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Monday, April 5, 2010

Haiti Day 7: Reality Check

After being in the United States for 2 months, it often becomes easy to forget the events that unfolded on January 12th, 2010. Out of sight, out of mind they say. I was brought back to reality today when one of the SOPUDEP teachers, Chener, informed me that one of the street children I was teaching in the afternoons had died during the earthquake. Lucio was a child of the streets. A child that would walk every afternoon into the SOPUDEP School and like all the other children, try to make up for lost time in an educational environment. Truth be told, I didn’t know Lucio any better than the other 35 street children, but I do remember his smiling face. It didn’t matter that Lucio didn’t recognize the words coming out of my mouth, or the fact that he could barely write his first name. Lucio was in school! He was off of the streets of Haiti for a few hours each day, aspiring to what we take for granted in the United States, a free education. Today the value of SOPUDEP hit home even harder. Driving through the streets of Petion-Ville I was stopped twice by former SOPUDEP students, children that live on Haiti’s streets. The one thing they had to cling on to, going to school at SOPUDEP, knowing they were going to receive a meal that day, going to learn something new: that one joy was taken away by the earthquake.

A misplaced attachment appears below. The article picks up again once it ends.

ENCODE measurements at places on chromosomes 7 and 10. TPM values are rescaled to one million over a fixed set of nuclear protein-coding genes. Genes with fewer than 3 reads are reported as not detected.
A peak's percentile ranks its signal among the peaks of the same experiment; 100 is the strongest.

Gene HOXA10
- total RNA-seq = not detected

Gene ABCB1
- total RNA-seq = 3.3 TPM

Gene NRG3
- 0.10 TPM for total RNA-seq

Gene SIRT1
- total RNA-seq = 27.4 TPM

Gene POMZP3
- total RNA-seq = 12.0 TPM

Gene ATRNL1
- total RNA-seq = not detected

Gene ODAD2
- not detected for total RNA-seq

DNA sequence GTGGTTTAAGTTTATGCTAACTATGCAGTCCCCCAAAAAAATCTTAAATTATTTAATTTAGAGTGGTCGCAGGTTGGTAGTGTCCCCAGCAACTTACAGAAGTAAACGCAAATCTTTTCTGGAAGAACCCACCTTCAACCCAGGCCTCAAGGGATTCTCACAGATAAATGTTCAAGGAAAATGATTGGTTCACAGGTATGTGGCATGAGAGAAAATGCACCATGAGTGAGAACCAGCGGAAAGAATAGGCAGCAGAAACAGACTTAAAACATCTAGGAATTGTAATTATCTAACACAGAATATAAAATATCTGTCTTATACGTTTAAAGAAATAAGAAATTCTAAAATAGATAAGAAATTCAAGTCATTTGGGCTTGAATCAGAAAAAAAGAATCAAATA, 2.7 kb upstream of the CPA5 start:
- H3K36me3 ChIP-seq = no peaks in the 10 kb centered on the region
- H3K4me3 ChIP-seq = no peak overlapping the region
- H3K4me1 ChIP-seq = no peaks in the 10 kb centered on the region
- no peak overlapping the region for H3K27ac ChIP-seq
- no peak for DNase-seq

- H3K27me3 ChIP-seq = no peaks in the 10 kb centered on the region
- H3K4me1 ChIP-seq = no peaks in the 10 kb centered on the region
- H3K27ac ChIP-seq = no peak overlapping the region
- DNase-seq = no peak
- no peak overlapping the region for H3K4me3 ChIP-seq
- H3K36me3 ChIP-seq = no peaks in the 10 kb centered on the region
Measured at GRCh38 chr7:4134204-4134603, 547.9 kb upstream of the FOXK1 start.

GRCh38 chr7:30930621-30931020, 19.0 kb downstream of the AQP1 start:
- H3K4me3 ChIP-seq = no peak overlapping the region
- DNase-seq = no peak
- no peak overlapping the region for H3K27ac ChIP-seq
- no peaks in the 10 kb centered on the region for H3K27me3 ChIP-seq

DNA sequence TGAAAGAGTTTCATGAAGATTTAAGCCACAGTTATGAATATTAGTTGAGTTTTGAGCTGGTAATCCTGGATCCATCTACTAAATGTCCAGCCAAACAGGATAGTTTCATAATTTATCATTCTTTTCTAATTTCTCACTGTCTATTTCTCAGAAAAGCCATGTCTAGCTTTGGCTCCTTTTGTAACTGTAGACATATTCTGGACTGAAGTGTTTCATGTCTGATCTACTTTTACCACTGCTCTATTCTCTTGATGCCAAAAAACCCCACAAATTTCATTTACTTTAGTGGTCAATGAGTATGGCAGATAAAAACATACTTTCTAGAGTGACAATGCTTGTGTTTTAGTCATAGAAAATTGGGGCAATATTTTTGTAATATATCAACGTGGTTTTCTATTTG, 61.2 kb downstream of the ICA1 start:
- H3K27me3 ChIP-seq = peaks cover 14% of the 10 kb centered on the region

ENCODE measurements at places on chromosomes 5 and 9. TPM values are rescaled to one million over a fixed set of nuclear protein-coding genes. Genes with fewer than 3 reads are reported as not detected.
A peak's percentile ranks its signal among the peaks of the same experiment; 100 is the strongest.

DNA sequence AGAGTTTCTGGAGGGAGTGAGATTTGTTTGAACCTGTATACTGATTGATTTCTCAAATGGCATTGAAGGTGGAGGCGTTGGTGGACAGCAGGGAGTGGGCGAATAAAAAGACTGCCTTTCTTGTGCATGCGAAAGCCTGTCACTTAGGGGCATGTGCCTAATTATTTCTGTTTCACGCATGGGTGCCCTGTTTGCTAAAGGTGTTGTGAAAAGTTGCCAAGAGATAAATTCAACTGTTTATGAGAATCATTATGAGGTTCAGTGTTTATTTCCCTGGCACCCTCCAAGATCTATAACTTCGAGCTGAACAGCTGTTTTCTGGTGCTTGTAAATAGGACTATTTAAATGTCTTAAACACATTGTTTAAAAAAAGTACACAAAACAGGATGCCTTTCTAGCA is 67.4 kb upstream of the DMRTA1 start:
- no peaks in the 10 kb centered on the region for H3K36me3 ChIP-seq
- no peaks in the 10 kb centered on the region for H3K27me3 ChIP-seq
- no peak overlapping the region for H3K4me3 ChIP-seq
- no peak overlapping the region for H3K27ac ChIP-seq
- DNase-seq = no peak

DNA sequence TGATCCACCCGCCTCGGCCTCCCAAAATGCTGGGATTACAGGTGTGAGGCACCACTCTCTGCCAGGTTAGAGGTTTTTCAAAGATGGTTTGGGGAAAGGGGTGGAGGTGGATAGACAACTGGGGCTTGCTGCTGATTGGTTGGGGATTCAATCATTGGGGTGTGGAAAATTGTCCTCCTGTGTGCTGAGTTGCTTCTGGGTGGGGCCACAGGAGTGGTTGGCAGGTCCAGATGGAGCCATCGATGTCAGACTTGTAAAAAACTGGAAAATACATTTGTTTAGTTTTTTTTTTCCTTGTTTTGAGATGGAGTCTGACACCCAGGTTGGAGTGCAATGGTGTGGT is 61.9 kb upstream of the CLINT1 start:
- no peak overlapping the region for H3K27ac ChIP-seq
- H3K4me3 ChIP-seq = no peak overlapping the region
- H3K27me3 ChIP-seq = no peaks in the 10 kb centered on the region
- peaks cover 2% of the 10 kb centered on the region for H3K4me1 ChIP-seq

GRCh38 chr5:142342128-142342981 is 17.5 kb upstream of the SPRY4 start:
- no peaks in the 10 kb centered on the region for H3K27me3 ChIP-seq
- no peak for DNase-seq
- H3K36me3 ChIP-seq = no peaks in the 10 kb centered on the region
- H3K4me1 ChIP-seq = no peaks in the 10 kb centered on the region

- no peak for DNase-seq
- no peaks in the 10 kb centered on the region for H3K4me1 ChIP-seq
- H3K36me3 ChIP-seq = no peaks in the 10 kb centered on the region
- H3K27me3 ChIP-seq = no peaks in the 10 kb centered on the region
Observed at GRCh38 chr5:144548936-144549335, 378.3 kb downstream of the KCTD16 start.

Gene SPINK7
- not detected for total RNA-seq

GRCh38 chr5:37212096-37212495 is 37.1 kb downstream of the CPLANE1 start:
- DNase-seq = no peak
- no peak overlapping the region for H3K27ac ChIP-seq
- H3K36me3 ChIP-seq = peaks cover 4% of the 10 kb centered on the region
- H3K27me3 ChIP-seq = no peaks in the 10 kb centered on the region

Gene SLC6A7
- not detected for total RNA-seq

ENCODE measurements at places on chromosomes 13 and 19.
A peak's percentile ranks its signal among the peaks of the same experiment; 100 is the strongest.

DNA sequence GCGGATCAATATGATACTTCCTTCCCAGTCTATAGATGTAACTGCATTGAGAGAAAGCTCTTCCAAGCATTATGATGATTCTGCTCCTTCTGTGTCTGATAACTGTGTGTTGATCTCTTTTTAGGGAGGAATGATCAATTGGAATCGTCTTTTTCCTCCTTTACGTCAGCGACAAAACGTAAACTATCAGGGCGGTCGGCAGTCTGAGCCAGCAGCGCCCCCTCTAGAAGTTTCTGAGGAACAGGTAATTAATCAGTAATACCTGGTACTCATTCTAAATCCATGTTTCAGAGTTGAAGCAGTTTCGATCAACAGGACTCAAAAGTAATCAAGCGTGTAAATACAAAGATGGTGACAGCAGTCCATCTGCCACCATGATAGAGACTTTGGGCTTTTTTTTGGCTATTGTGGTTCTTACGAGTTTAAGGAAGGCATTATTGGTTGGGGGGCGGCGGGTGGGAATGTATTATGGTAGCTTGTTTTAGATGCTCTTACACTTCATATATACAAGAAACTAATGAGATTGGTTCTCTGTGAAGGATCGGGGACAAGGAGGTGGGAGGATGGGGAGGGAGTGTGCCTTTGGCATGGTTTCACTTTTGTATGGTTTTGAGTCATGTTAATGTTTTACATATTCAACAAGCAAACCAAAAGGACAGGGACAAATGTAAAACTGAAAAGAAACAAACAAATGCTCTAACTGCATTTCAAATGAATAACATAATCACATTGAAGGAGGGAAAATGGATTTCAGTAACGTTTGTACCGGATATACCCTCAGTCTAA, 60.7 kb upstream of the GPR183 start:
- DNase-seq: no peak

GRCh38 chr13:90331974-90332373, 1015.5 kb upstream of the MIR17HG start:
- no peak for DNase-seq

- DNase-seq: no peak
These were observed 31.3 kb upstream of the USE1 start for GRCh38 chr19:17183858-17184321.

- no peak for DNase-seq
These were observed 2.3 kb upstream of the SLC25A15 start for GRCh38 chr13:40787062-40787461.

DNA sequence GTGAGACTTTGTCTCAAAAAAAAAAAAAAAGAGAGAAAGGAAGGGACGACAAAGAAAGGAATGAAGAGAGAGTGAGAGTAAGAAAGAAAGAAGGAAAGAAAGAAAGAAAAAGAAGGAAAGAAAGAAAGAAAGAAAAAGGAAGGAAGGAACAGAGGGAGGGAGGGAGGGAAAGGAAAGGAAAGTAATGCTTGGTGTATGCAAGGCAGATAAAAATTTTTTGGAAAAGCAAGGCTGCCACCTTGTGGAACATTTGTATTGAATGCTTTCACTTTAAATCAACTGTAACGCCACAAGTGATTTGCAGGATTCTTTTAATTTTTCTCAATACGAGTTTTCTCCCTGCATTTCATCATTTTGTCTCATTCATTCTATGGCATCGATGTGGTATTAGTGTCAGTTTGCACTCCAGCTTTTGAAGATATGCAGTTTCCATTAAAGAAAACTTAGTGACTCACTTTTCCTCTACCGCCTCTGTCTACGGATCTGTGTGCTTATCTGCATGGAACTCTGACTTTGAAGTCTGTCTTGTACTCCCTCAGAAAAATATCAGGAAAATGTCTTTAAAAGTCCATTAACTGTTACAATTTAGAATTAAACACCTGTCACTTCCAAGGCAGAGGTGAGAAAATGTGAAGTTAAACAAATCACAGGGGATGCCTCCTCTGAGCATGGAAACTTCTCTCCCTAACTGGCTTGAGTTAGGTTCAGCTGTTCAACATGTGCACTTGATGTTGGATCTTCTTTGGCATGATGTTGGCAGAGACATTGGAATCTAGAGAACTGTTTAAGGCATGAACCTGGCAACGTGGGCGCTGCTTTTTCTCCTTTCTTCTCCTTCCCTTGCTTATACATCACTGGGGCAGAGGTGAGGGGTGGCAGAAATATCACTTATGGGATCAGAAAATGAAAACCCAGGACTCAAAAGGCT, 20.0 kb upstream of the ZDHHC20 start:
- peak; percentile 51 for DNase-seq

Today Michele and I were at the new SOPUDEP school site. Construction has begun, and we helped a little, loading and carrying rocks down the wall that will surround the property. It will be at least 6 months before a permanent school can be built, maybe longer depending on funding. Once again, however, the school will stand strong to provide a free education to the most underserved population in Haiti, the orphans and street children. H.E.R.O. wants to provide housing for these children, providing them with a secure home, so that when they go to SOPUDEP next time, they can return to a home where support is continuous and abundant. Please support our cause, whether it is through encouragement, comments, Facebook, Twitter, or donations. Most importantly, carry this conversation to your workplace, community, and educational institutions. No child deserves to live on the street fighting for a daily meal. Together, we can make it stop.

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